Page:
Rex E. Lee
Rex E. Lee was named the 10th president of Brigham Young University on May 12, 1989, effective July 1, 1989, and stepped down on December 31, 1995, due to health reasons. He passed away on March 11, 1996.
Before being named president of BYU, Rex Lee was a partner in the law firm of Sidley & Austin. He joined the firm June 1, 1985, after having served for four years as solicitor general of the United States.
President Lee was the founding dean of the J. Reuben Clark Law School at Brigham Young University from 1971-1975, and from 1975-1977 served as assistant attorney general, Civil Division, United States Department of Justice. He held the George Sutherland Chair of Law at Brigham Young University’s J. Reuben Clark Law School beginning in 1985. From that time, he taught Constitutional Law and maintained a private appellate practice, which was almost exclusively before the United States Supreme Court. He argued a total of 59 cases before the Court.
President Lee grew up in St. John's, Ariz. He received his B.A. degree in 1960 from Brigham Young University and his J.D. from the University of Chicago Law School in 1963. He also held five honorary Doctor of Law degrees.
During the 1963 term of the United States Supreme Court, Lee served as a law clerk to Supreme Court Justice Byron R. White.
President Lee served a mission for The Church of Jesus Christ of Latter-day Saints in Mexico from 1955 to 1958. He married the former Janet Griffin.
Lee pointed to five areas that he considered highlights of his tenure as president:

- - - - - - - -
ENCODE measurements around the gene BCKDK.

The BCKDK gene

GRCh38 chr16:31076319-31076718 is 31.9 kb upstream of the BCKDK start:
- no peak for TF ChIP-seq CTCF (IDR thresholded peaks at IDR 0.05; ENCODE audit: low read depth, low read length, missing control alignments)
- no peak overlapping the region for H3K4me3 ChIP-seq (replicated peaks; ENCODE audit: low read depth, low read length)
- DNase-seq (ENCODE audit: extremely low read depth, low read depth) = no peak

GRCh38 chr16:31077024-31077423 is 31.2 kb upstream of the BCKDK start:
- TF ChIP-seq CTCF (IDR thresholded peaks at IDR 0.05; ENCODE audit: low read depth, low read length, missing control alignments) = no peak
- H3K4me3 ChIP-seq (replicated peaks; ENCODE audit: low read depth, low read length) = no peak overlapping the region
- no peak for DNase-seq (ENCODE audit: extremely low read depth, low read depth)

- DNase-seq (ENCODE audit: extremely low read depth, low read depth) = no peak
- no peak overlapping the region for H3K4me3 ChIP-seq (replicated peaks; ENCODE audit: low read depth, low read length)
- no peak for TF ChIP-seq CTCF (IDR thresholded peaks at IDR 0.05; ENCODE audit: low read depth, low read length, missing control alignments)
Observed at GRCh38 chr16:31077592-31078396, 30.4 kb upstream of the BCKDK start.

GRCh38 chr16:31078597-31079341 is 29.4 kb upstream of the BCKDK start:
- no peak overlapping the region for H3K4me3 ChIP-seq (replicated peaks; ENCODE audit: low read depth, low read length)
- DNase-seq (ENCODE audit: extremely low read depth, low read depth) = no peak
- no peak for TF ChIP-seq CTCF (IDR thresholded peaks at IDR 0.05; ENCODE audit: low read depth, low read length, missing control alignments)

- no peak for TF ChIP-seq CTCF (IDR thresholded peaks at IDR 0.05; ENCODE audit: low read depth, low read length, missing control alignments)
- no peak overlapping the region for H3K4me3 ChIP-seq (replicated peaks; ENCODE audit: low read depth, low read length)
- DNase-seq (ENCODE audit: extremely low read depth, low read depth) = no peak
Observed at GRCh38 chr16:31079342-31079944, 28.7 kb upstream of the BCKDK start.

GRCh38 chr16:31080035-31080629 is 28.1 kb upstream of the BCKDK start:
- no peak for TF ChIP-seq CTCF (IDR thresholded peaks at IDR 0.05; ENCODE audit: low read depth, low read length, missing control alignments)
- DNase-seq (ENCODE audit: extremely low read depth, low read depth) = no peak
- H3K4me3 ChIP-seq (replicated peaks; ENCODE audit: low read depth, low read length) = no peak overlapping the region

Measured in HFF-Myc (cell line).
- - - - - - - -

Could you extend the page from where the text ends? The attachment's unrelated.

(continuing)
(1) The regularizing of procedures that had been long understood but never formalized, specifically academic freedom and requirements for employment.
(2) Timely graduation. This was an effort to streamline a BYU education while maintaining its quality in order to help students graduate sooner and thereby allow more students to enroll. The endeavor included negotiating transfer agreements with several junior colleges, revamping the general education program, reducing requirements in majors, providing special programs in mentoring and advisement for students, and other initiatives.
(3) Long-range planning. The Lee administration was active in identifying and tackling strategic issues that affected the university well into the 21st century.
(4) A capital campaign. The university announced April 4, 1996, a major fund-raising effort. Planning for this campaign to raise nearly $250 million began during Lee's tenure.
(5) Construction on campus.During Lee's tenure, BYU went through its most intense building period since that Wilkinson era in the 1960s. The Museum of Art was completed in 1993. The Benson Science Building was dedicated in October, 1995. There were major library additions at the law school and the Harold B. Lee Library. The Eyring Science Center underwent significant renovation. Student housing was renovated and expanded. A foreign language residential complex was completed. The Wilkinson Center, which houses student activities, was rebuilt.